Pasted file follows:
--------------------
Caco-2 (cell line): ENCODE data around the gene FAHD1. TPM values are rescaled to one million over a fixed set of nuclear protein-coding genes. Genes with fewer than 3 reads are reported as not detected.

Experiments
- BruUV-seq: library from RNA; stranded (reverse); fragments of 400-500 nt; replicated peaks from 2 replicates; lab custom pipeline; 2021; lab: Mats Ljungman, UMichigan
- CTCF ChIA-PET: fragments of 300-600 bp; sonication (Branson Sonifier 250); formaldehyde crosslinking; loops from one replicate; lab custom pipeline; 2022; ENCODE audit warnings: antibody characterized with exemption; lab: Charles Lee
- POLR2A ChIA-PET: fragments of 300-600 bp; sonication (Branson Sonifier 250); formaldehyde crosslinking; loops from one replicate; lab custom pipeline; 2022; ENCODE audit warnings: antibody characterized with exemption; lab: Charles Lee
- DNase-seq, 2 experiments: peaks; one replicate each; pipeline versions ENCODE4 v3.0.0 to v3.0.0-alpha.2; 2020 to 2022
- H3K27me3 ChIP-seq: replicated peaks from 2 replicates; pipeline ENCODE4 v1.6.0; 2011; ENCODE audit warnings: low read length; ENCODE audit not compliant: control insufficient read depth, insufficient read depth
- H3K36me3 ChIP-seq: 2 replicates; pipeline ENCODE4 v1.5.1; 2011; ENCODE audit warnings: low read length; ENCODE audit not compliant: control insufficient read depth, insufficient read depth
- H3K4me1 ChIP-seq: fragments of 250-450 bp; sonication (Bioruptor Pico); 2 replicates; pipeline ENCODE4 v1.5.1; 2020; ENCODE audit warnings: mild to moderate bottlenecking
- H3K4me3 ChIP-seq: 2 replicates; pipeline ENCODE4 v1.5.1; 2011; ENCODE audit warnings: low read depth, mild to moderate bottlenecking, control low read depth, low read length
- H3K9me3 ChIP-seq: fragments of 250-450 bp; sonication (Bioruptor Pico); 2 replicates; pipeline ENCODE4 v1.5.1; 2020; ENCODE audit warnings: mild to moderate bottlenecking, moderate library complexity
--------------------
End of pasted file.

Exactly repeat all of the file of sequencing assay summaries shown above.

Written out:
Caco-2 (cell line): ENCODE data around the gene FAHD1. TPM values are rescaled to one million over a fixed set of nuclear protein-coding genes. Genes with fewer than 3 reads are reported as not detected.

Experiments
- BruUV-seq: library from RNA; stranded (reverse); fragments of 400-500 nt; replicated peaks from 2 replicates; lab custom pipeline; 2021; lab: Mats Ljungman, UMichigan
- CTCF ChIA-PET: fragments of 300-600 bp; sonication (Branson Sonifier 250); formaldehyde crosslinking; loops from one replicate; lab custom pipeline; 2022; ENCODE audit warnings: antibody characterized with exemption; lab: Charles Lee
- POLR2A ChIA-PET: fragments of 300-600 bp; sonication (Branson Sonifier 250); formaldehyde crosslinking; loops from one replicate; lab custom pipeline; 2022; ENCODE audit warnings: antibody characterized with exemption; lab: Charles Lee
- DNase-seq, 2 experiments: peaks; one replicate each; pipeline versions ENCODE4 v3.0.0 to v3.0.0-alpha.2; 2020 to 2022
- H3K27me3 ChIP-seq: replicated peaks from 2 replicates; pipeline ENCODE4 v1.6.0; 2011; ENCODE audit warnings: low read length; ENCODE audit not compliant: control insufficient read depth, insufficient read depth
- H3K36me3 ChIP-seq: 2 replicates; pipeline ENCODE4 v1.5.1; 2011; ENCODE audit warnings: low read length; ENCODE audit not compliant: control insufficient read depth, insufficient read depth
- H3K4me1 ChIP-seq: fragments of 250-450 bp; sonication (Bioruptor Pico); 2 replicates; pipeline ENCODE4 v1.5.1; 2020; ENCODE audit warnings: mild to moderate bottlenecking
- H3K4me3 ChIP-seq: 2 replicates; pipeline ENCODE4 v1.5.1; 2011; ENCODE audit warnings: low read depth, mild to moderate bottlenecking, control low read depth, low read length
- H3K9me3 ChIP-seq: fragments of 250-450 bp; sonication (Bioruptor Pico); 2 replicates; pipeline ENCODE4 v1.5.1; 2020; ENCODE audit warnings: mild to moderate bottlenecking, moderate library complexity